Smartphones are listening to people’s conversations in order to tailor adverts on social media and websites to their interests, experts fear.
A recent study found nearly half of Brits worry they have been targeted by ‘sonic snooping’ – where ads for goods and services pop up on phones soon after a person talks about them or they are discussed on TV.
Cybersecurity specialists NordVPN reckon their fears could be true due to apps using phone’s microphone to work out what they are interested in – using a method called cross-device tracking.
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Adrianus Warmenhoven, a cybersecurity adviser, believes the creepy method is a goldmine for advertisers and allows them to ‘’gather a lot of information about you, all without your knowledge’’.
He said: ‘’It’s tricky to say how often smartphones are eavesdropping on your private conversations – but the technology is certainly in place to do it.’’
Cross-device tracking sees smart technology such as TVs and laptops secretly communicating with each other using ultrasonic waves – which are too high to be heard by the human ear and reveal our location and what we are doing.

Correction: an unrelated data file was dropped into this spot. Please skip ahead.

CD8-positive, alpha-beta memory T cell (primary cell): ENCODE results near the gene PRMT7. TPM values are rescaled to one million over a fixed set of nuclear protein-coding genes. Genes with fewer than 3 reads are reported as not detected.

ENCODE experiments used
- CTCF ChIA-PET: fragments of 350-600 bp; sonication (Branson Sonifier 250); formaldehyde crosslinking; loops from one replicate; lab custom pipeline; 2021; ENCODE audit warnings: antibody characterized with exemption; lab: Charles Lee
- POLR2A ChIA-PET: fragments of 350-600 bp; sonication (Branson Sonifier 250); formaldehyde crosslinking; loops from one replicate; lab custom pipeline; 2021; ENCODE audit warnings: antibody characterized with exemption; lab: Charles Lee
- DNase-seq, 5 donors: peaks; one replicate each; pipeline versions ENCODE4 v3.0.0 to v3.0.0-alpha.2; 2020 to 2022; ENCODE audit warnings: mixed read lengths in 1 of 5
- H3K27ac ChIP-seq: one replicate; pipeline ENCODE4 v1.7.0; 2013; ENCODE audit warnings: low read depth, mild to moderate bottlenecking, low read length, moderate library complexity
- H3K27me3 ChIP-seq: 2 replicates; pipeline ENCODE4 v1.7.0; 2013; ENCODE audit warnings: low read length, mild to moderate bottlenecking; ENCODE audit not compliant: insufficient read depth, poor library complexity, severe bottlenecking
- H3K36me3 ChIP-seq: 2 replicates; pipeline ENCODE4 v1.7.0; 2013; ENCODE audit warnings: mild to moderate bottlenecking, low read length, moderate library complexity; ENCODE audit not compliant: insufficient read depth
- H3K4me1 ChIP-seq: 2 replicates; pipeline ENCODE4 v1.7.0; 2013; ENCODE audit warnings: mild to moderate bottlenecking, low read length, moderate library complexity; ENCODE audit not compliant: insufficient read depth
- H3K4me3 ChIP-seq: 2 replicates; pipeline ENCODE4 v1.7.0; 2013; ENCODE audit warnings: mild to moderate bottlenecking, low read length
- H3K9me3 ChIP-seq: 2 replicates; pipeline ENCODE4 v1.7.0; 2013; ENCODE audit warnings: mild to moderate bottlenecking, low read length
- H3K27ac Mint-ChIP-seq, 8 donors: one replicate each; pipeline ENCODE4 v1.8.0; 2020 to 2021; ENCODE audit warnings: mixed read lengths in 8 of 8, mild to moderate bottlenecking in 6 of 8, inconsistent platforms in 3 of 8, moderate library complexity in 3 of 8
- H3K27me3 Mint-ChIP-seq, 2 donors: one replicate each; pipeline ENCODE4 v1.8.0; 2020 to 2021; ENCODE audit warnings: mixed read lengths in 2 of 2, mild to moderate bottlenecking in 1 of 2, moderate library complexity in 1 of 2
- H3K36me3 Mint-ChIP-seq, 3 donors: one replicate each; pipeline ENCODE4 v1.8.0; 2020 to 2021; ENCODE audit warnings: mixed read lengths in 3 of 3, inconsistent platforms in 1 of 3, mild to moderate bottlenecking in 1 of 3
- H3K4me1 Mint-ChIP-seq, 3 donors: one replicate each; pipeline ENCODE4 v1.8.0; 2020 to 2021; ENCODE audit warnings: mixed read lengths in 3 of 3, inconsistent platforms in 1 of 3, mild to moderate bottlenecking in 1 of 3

Smartphones, tablets and laptops then hone in on the signals through microphones and use the data to show us relevant adverts.
Mr Warmenhoven added it is not possible to stop your smart home devices from emitting these ultrasonic waves, but a way to protect against unwanted tracking is to not grant apps permission to access smartphone microphones.
A survey found 45% of people had noticed an advert on their phones for a product or service, which they had not searched for but had recently spoken about or seen on TV.
Half of respondents of the survey, which was conducted on more than 1,000 people in the UK, said this made them feel as though they were being followed.
One in eight said it made them feel scared and two-thirds of those affected said they did not know how to stop it from happening to them.
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As part of an experiment for the research, members of NordVPN staff chatted about topics that none had ever shown an interest in with their phones nearby.
One man who took part discussed buying a new Volvo car despite having never owned a motor, shown interest in doing so, or searched for the brand online.
He was later flooded with Volvo ads on his smartphone.
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